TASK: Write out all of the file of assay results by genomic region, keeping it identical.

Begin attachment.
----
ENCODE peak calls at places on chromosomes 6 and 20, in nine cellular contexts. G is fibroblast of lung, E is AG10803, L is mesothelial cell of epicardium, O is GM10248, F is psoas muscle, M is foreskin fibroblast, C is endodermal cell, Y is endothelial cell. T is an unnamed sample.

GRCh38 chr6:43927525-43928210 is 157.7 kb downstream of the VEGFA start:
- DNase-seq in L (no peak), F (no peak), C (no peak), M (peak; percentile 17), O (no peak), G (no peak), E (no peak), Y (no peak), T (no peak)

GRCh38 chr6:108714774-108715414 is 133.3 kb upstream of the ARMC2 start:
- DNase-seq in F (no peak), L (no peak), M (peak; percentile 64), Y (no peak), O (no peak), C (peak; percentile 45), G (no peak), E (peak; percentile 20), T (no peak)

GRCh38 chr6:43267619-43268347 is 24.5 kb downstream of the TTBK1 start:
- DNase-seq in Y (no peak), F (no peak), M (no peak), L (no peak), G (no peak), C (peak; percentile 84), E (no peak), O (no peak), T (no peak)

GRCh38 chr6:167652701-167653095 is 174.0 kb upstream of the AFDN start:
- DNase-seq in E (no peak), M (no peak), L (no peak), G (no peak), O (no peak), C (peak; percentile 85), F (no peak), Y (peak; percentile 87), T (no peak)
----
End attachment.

ENCODE peak calls at places on chromosomes 6 and 20, in nine cellular contexts. G is fibroblast of lung, E is AG10803, L is mesothelial cell of epicardium, O is GM10248, F is psoas muscle, M is foreskin fibroblast, C is endodermal cell, Y is endothelial cell. T is an unnamed sample.

GRCh38 chr6:43927525-43928210 is 157.7 kb downstream of the VEGFA start:
- DNase-seq in L (no peak), F (no peak), C (no peak), M (peak; percentile 17), O (no peak), G (no peak), E (no peak), Y (no peak), T (no peak)

GRCh38 chr6:108714774-108715414 is 133.3 kb upstream of the ARMC2 start:
- DNase-seq in F (no peak), L (no peak), M (peak; percentile 64), Y (no peak), O (no peak), C (peak; percentile 45), G (no peak), E (peak; percentile 20), T (no peak)

GRCh38 chr6:43267619-43268347 is 24.5 kb downstream of the TTBK1 start:
- DNase-seq in Y (no peak), F (no peak), M (no peak), L (no peak), G (no peak), C (peak; percentile 84), E (no peak), O (no peak), T (no peak)

GRCh38 chr6:167652701-167653095 is 174.0 kb upstream of the AFDN start:
- DNase-seq in E (no peak), M (no peak), L (no peak), G (no peak), O (no peak), C (peak; percentile 85), F (no peak), Y (peak; percentile 87), T (no peak)